Emiliano Zapata

Biography of Emiliano Zapata: The Man Behind the Myth

It’s hard to separate the legend from the man who was Emiliano Zapata, leader of the Mexican Revolution and known as “the caudillo of the South”, for from his birth to his death myths, stories and inventions have been woven that blur the line between the real and the imaginary, especially because of the way of life he led.

Emiliano Zapata Salazar, was born on August 8, 1879 in the town of Anenecuilco, Morelos; He was born into a family dedicated to the field; son of Cleofas Salazar and Gabriel Zapata.

In his house nestled in the countryside, Emiliano grew up with his nine siblings, three boys: Eufemio, who managed to become General of the Revolution, Pedro and Loreto, and six females: María de Jesús, Ramona, Celsa, María de la Luz , Matile and Jovita.

At that time Porfirio Diaz He was the strong man of Mexican politics, so Emiliano Zapata lived his childhood in a context where latifundismo was the form of land tenure, and was witness to multiple dispossession of peasants perpetrated by landowners.

That way of life and social injustice that he witnessed since his childhood marked the life of Emiliano Zapata, who was orphaned as a teenager, so he could only finish the sixth grade of primary education and then dedicate himself to being a farm laborer and Horse trainer.

Politics as a way of life of Emiliano Zapata

From a very young age he ventured into politics, and at only 23 years old he was already the leader of the Cuautla peasant council where he fought head-on for the rights of the peasants and declared war on the landowners; in 1909 he was appointed head of the defense board of Anenecuilco.

Zapata’s name was among the members of the club Melchor Ocampo, which supported the candidacy of the opposition Patricio Leyva, chief of Morelos, which constitutes his first foray into the world of politics but which continued to link him to the fight against latidfundismo and the defense of the peasants.

When he was elected head of the Board of Defense of the lands of Anenecuilco-Villa de Ayala-Moyotepec, he began to analyze the documents that since the time of the Mexican viceroyalty granted the property rights of the lands to their peoples, but that with the so-called Reform Laws, especially the Lerdo Law, civil settlements were forced to leave their properties, while others were expropriated.

These expropriations helped several people increase their wealth and their lands outside the law, reasons that joined the cause of Emiliano to become the peasant leader of Morelos.

Agrarian reform as a cause of the Revolution

The clumsy and unfortunate agrarian policy of the Porfirio Díaz regime was one of the causes of the Mexican RevolutionBecause the laws of the Porfiriato, as the period of Mexican history between 1876 and 1911 became known, favored landowners and companies took over both communal lands and small properties, displacing poor peasants towards other infertile areas. .

Already in 1910, when the Revolution broke out, more than 90% of the peasants were without land, and the large landowners who had taken advantage of the agrarian policy employed more than three million day laborers.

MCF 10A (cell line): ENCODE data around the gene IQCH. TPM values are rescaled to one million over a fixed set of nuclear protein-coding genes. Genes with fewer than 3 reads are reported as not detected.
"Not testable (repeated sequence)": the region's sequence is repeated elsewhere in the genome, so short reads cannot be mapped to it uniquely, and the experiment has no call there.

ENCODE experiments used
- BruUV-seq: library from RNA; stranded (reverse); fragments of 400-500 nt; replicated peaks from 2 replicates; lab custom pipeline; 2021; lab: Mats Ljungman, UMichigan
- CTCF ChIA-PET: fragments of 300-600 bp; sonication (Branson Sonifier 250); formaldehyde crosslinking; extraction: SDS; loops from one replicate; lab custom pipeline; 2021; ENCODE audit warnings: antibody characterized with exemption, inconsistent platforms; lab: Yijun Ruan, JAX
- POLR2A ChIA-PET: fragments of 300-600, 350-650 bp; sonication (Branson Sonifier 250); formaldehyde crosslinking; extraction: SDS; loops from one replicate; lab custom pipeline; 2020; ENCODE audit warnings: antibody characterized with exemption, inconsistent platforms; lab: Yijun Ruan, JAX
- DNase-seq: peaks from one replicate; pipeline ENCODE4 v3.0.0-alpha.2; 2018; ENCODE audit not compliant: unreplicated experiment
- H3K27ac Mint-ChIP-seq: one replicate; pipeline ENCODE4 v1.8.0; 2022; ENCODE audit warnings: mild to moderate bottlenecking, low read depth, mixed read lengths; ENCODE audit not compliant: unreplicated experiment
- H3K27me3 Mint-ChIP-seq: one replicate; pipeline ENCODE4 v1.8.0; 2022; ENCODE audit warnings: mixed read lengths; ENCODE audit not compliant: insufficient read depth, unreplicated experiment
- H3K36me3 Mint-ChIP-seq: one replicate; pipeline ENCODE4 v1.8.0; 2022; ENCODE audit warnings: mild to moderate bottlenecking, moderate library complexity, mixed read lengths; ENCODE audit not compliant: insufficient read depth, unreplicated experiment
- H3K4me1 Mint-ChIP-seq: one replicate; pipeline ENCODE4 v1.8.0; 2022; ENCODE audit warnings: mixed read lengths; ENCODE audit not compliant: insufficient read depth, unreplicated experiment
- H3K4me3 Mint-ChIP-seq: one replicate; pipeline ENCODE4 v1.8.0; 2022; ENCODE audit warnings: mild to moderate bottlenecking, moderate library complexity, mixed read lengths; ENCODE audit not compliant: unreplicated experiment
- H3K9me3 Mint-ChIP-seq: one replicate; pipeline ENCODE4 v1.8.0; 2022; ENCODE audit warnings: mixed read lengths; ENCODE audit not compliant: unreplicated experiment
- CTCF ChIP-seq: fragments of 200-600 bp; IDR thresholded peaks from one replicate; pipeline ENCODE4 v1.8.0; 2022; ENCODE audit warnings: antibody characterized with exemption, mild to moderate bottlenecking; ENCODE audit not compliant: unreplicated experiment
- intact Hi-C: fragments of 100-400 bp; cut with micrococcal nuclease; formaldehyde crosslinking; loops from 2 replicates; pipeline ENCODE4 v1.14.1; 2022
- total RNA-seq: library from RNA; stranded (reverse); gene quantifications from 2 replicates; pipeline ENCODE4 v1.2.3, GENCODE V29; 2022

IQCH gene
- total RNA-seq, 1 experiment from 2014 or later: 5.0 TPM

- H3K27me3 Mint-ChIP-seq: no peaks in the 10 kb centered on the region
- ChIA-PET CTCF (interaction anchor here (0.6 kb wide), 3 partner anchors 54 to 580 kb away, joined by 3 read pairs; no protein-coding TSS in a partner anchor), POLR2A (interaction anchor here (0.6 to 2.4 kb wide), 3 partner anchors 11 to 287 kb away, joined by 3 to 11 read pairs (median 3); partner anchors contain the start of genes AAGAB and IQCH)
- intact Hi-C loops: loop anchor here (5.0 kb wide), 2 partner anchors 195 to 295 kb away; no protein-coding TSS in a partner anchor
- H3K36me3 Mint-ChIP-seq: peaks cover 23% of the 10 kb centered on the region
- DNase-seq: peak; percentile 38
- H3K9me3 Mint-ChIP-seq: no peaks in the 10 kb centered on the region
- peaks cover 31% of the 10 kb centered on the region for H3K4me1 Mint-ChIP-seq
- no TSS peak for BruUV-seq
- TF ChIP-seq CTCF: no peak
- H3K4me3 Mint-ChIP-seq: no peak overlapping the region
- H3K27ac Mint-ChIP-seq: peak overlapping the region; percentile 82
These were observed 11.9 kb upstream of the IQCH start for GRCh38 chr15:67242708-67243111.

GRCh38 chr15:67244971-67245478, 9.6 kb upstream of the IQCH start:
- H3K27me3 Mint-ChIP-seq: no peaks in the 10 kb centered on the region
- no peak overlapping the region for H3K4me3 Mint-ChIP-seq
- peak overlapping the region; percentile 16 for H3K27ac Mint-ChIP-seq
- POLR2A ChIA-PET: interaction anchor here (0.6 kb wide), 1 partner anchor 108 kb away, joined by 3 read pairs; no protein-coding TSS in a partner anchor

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This bad policy confined the peasants to living in misery, and, despite the fact that the scheme was repeated in the rest of the country, the situation became more serious in areas of the state of Morelos, where landowners expanded their sugarcane plantations. of sugar through the exploitation of poor peasants and indigenous people.

It was in 1909 with the new real estate law that some four hundred peasants from the village of Zapata, Anenecuilco, participated in a clandestine meeting to deal with the problem, then the municipal council was renewed, leaving Zapata as president of the new council.

By then he was 30 years old, and began to communicate with people in the capital, especially law and law students, with the idea of ​​”asserting the property rights of his countrymen.”

Zapata allied with another giant of the Revolution: Pancho Villa, achieving a united and victorious army in Mexico City in 1914.

Of loves and other pleasures

Being a military and peasant leader, an essential piece of the Mexican Revolution and a symbol of peasant resistance in Mexico, he was in command of the Liberation Army of the South.

His entire life was dedicated to defending the rights of peasants and fighting against the exploitation and expropriation of land, which aroused the admiration of men and women.

Even though in the hundreds of paintings and portraits published by Emiliano Zapata his expression is serious and unfriendly, it is said that the one known as the “Caudillo del Sur” was a friendly man, who liked dancing and parties, especially the bullfighting festivals.

Many stories have been spun from his love life and he gave a lot to talk about, since he had around nine wives, the first being Inés Alfaro Aguilar, with whom he had Guadalupe, Nicolás, Juan, Ponciano and María Elena.

The second woman and official wife was Josefa Espejo Sánchez, known as La Generala, with whom she had two children, Felipe, who died at the age of three from a snake bite, and Josefa, who also died from a scorpion bite.

Emiliano Zapata died on April 10, 1919, assassinated by the men of Colonel Jesús Guajardo.

After Zapata’s death, the enemies thought that a peasant revolt would break out, but what happened was that a myth of the southern caudillo was made, who was much more powerful.

Emiliano Zapata became a legend and continues to be one of the most powerful and representative symbols of the Mexican Revolution.

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